Security Analyst Kenway Ng shares his secrets to staying safe online

“I’ll admit it, I have a hard time remembering all the complex passwords I use at my bank,
online retailers and even Waste Management. In fact, not that long ago (and against all security advice),
I once wrote them on a sheet of paper and placed it inside my wallet. After a while, I thought I’d
found the perfect strategy! That is until the day I lost my wallet. 

Then it didn’t seem like such a swell idea after a few hours of updating my information for every site I
had an account. That’s when another hurdle came up — I couldn’t recall the answers to those
“secret” questions. Favorite middle school pet? Give me a break. But with no way to prove who I was over
the phone, I ended up spending hours verifying my background information with customer service. It wasn’t
a pleasant day and since then, I learned a few new strategies to solve my password dilemma. Here are
my top five.” 

Kenway Ng, Security Analyst for WM

  1. Passwords are most effective if they are easy to remember but hard to guess. Here’s a tip: use a
    long phrase rather than a short complex password. For example, both “I love 2 recycle!” and “R3cyc!33”
    are compliant with our password policy, but the first is much more memorable and harder to crack.
  2. Create a code. If using a word is more your style, WM requires that you use both numbers and letters
    (special characters are okay too). Sometimes thinking of how to incorporate numbers can be difficult,
    which is why people often use a birthday or anniversary. Try making your own code by assigning a random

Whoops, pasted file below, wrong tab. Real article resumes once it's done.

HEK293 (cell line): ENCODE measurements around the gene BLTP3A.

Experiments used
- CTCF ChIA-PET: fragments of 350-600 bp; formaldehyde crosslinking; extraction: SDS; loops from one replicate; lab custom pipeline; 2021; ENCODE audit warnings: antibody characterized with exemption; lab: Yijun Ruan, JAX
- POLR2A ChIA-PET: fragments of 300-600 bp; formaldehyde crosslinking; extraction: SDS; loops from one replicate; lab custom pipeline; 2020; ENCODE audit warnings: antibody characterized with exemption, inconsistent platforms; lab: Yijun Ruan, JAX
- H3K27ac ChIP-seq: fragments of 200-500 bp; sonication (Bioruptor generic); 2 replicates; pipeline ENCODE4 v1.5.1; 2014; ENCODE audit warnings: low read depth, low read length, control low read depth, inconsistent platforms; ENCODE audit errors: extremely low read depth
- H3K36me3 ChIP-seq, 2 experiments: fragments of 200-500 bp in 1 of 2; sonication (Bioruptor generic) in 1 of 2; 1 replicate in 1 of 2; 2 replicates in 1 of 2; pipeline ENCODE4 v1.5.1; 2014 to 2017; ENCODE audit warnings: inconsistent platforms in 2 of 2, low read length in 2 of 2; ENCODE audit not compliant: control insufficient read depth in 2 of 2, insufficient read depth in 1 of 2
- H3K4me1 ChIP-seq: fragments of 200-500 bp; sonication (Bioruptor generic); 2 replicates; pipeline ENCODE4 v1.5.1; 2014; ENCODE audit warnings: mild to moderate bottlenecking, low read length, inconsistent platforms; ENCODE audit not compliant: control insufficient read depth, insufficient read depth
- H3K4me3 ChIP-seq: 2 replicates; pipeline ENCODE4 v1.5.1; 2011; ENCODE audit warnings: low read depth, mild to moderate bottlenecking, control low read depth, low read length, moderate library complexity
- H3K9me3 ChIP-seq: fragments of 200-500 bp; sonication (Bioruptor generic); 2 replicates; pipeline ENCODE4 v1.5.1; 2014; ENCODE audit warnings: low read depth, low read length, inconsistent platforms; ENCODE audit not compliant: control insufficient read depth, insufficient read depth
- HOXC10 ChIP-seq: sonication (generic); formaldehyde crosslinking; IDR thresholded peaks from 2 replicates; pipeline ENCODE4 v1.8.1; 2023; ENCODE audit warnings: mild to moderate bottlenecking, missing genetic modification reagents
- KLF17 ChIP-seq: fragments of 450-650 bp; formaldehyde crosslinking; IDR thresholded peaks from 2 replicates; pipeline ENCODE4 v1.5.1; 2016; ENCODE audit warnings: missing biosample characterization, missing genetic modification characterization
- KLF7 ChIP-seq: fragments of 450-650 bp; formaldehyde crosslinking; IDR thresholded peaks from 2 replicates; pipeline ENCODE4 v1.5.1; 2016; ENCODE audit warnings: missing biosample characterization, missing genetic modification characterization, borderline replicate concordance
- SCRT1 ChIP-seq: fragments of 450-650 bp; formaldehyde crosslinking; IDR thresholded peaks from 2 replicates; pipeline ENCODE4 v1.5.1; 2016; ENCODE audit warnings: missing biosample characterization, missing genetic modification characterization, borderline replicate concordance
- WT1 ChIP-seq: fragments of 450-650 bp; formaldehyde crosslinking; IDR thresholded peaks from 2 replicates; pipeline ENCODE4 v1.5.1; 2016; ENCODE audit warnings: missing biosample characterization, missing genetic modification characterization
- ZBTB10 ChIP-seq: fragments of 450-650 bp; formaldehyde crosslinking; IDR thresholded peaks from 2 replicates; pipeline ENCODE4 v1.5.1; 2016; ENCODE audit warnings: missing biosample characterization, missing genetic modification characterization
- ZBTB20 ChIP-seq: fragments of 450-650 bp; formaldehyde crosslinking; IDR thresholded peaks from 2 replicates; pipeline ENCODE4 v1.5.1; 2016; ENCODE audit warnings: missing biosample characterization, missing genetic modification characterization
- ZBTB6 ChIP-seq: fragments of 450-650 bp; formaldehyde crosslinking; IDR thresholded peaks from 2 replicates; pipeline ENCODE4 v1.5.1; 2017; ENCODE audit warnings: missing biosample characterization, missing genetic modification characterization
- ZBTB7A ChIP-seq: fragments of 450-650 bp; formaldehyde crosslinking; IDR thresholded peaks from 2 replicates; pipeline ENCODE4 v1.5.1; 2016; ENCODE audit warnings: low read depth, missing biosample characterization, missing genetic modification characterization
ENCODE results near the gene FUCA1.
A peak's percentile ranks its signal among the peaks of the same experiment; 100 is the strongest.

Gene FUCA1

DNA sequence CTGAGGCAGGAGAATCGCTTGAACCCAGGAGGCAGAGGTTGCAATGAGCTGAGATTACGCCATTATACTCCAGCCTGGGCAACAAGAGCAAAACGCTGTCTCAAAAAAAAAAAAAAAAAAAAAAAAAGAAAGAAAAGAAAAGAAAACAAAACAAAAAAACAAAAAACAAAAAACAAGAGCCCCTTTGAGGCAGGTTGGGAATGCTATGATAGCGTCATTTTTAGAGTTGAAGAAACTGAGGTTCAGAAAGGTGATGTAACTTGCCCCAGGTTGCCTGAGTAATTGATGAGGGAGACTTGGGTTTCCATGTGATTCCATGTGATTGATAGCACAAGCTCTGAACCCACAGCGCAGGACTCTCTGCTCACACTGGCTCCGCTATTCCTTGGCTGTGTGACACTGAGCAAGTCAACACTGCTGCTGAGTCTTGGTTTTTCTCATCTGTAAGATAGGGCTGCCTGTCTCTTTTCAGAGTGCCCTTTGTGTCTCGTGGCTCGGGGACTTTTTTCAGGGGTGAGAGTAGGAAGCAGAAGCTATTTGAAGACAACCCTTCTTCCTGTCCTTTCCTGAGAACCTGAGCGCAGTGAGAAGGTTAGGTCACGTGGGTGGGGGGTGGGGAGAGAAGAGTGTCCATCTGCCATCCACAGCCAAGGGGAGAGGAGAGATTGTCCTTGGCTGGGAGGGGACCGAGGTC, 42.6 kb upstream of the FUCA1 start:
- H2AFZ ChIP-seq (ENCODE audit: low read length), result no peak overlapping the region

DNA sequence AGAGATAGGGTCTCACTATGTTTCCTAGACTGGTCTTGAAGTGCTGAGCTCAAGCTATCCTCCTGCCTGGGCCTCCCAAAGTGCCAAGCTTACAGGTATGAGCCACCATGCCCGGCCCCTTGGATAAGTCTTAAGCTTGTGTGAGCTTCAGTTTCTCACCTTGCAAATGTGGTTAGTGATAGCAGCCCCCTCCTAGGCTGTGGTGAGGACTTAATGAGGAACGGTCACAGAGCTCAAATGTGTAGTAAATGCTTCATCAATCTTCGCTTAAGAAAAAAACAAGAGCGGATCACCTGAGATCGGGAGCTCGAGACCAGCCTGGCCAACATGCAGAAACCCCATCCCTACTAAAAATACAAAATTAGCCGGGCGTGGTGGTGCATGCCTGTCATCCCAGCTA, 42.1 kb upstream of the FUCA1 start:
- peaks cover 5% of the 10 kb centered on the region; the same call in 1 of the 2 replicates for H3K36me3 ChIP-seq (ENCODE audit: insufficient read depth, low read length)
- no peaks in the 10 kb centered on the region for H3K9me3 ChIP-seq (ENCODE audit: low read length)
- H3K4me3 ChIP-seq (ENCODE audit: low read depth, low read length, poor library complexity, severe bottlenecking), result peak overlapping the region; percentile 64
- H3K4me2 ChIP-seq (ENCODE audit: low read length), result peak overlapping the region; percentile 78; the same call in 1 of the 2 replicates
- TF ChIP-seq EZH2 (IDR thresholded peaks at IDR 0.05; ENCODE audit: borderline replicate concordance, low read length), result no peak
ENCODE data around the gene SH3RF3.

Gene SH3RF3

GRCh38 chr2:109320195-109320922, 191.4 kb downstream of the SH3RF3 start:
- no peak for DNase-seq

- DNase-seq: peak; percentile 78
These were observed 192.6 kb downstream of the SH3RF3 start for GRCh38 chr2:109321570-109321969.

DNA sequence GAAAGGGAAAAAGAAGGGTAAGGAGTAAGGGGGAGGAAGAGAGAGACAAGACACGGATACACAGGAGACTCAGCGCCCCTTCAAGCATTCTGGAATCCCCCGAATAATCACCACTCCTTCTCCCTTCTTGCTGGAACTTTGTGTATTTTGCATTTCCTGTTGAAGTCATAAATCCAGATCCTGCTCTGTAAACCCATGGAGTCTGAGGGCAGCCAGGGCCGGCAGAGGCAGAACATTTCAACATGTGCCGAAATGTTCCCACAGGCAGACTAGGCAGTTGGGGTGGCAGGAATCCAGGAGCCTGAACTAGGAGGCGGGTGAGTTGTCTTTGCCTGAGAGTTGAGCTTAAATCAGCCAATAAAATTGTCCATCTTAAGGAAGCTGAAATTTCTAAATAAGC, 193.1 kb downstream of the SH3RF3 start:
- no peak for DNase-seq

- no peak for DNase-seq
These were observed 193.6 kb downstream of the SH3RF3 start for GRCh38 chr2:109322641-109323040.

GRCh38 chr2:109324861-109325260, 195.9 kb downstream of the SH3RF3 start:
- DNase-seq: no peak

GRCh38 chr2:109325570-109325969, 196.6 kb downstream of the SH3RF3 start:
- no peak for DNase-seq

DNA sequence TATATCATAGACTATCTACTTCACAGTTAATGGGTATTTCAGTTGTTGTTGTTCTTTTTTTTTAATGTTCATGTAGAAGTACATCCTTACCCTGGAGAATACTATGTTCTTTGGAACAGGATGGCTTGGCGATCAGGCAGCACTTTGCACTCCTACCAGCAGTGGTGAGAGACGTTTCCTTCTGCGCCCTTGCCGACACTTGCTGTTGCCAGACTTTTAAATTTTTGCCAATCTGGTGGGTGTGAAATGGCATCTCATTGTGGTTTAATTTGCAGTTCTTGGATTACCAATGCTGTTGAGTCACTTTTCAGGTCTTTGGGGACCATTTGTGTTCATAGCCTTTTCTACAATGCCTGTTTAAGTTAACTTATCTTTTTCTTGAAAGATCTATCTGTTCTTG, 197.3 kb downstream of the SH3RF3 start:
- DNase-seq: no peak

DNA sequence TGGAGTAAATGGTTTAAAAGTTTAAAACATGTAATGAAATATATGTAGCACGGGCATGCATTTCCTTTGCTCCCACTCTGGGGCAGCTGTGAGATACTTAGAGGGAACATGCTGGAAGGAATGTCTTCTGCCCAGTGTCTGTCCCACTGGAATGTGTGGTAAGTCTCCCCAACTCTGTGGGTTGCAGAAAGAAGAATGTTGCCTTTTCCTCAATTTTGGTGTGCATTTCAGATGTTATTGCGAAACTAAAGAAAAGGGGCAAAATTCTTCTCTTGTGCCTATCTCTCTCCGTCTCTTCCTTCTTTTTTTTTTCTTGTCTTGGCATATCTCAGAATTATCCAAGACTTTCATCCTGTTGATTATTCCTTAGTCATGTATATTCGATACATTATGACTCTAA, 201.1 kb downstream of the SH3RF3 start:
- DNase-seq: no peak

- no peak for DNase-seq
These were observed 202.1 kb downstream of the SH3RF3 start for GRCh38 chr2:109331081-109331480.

number to a handful of often-used letters. For example: O = 5, or T = 33. That way, your “Houston”
    password becomes “H5us33on.” Try cracking that one.
  3. Do not write down your password. In theory, it works if we store it in a safe place, but in practice the list would
    most likely be lost or left out in the open for anyone to see. I mean, you wouldn’t leave your credit card number
    out in plain view.
  4. Do not share your password with anyone. If you receive scam phone calls claiming that they need your password,
    question them and report the incident to your manager.
  5. Always use a unique password for Waste Management. When LinkedIn was hacked in 2012, I was glad my LinkedIn
    password was different than my Waste Management password. I don’t need to worry about hackers having access
    to my WM account.

If you need to reset your WM password, you can do so at any time by visiting I find this site useful,
since I can access it when I am on the road or at home. This site is an opt-in service, so if you want to use it, register first by
visiting the ITSC page on Visor and selecting “Password Registration.” If you have a security question or topic, please email
it to the Information Security team at